There are three types of sleep apnea: obstructive, central, and mixed. Obstructive sleep apnea (OSA) is the most common form of apneas (we can treat central sleep apneas when CPAP has failed. Improvement has been seen when treating cental apnea with mandibular advancement devices (MADs)). OSA is caused by continuous obstruction of the upper airways narrowing the respiratory passages. When someone with OSA is asleep, the muscles of the nasopharynx and oropharynx begins to relax causing the tissue to collapse blocking the airway. As a result, the patient may begin to do the following when asleep: snore, gasp for breath, breathe more shallow or experience insomnia. OSA is the most common for of sleep apnea and under diagnosed medical conditions today. (it is affecting about 50:50 men:women some studies show)
Adult Sleep Apnea Treatment
Certain devices can open up the blocked airways such as, Continuous Positive Airway Pressure (CPAP) or an Oral Appliance that repositions the lower jaw. Some Surgical options to treat OSA include but not limited to UPPP (uvulopalatopharyngoplasty), various weight loss surgeries, turbinate reduction, septum deviation surgery, tonsil and adenoidectomy, tongue reduction.
Our offices focus on Oral Appliances to treat OSA. We use Class II, FDA approved, jaw advancement appliances to reduce collapsibility of oropharyngeal airways. Dr. Lindsey can help you find an appliance and treatment option that gets the results you desire (should I go into making the “cage” mouth bigger with reverse bicuspid extraction retraction ortho reversal? And treating with expanders and jaw repostioners??)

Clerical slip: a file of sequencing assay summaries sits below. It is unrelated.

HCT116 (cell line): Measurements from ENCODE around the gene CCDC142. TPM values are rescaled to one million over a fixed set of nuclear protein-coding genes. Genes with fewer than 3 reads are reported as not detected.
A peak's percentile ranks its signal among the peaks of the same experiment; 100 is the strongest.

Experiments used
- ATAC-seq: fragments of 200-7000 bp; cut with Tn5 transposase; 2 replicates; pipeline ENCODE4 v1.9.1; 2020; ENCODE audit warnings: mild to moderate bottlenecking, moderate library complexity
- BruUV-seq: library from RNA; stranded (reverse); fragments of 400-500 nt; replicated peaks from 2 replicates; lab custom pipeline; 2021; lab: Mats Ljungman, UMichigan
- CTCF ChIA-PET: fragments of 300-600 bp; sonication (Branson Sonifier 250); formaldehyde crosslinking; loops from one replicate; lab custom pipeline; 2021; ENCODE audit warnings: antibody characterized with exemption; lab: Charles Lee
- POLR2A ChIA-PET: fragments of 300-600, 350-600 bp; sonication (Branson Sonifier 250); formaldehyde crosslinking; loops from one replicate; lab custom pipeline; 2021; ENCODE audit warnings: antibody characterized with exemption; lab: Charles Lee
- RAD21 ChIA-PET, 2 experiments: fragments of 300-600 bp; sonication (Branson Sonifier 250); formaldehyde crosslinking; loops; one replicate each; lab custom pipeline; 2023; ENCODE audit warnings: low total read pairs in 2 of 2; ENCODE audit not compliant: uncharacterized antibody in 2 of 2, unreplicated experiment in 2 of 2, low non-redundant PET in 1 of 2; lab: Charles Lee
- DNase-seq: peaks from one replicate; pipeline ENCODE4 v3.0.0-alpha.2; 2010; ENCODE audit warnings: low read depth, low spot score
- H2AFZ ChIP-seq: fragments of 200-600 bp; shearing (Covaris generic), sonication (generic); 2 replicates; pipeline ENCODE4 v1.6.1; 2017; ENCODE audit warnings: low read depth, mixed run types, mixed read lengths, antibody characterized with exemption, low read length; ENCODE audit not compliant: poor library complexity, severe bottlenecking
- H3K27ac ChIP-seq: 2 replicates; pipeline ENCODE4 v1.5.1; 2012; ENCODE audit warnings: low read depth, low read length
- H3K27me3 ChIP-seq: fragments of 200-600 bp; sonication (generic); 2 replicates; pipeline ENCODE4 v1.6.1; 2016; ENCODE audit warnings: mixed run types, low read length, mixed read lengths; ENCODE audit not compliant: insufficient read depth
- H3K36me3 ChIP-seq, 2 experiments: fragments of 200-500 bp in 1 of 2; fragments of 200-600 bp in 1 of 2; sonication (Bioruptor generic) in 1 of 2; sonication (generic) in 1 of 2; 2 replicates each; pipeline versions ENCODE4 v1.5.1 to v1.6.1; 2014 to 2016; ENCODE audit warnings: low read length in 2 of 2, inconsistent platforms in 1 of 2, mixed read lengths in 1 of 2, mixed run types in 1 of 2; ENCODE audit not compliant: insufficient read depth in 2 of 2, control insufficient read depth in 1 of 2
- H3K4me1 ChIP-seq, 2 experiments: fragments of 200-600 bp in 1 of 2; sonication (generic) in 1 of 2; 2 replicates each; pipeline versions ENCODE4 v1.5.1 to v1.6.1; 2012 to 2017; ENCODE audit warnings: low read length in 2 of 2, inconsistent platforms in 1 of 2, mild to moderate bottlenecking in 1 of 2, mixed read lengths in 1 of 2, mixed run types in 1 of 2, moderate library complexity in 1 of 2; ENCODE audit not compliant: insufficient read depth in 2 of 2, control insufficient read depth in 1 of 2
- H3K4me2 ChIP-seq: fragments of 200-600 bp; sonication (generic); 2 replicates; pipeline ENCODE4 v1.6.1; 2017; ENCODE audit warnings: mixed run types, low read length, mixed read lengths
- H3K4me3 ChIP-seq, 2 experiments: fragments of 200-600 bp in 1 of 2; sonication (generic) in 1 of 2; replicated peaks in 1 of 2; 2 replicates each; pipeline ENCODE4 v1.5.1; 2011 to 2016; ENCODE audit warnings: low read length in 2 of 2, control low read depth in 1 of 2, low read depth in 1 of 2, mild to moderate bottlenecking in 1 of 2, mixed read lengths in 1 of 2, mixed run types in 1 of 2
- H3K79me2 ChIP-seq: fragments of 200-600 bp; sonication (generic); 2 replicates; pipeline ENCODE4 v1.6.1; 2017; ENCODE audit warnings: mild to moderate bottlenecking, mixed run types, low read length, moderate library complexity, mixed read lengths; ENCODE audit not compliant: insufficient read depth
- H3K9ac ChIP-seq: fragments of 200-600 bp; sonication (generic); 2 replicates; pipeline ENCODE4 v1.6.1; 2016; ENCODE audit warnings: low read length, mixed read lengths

Child Sleep Apnea
Early treatment of sleep apnea can be invaluable to your child’s development as well as avoiding major health issues later in life. Sleep apnea must be treated differently in children than adults, due to their developing skeletal structure. In skeletal development, a child’s face is 60% completely formed by age 4, and 90% by age 12. Early treatment aims to try and develop the jaws to growth potential and develop the midface forward, instead of downward – in most cases, avoiding the common treatment of extraction of permanent teeth, and helping teeth grow straight naturally.
The following are a few signs your child may have sleep apnea and should come in for a consulation:
- ADHD signs/symptoms
- Slow growth/lack of growth spurts
- Poor growth of face and jaws
- Inability to concentrate in school
- Chronic Illness
- Frequent allergies, sinus infections, strep throat
- Snoring/loud breathing at night
- Cooked/crowded teeth (too many teeth for small jaws)
- Open mouth-breathing
- Tongue thrust (tongue coming through teeth when swallowing)
- Eating with mouth open
- Poor posture
- Teeth grinding at night
- Oral habits such as thumb sucking, lip sucking or nail biting
- Frequent headaches
- Allergic shiners (black circles around eyes)
Since we may be addressing multiple health concerns simultaneously, consultations at other doctors may be necessary.
We use kids orthotropics/orthopedics to develop the jaw and redirect facial growth in a nonpathologic direction and myofunctional therapy to retrain your muscles and breathing patterns for lasting results. Developing the jaws with orthopedic appliances expands the airway reducing the collapsibility into adulthood. This development of the skeletal/craniosacral system reduces the susceptibility to TMJ problem and sleep disordered breathing as an adult. Sleep physicians are often recommending pediatric orthotropics as an option to treat sleep apnea in children.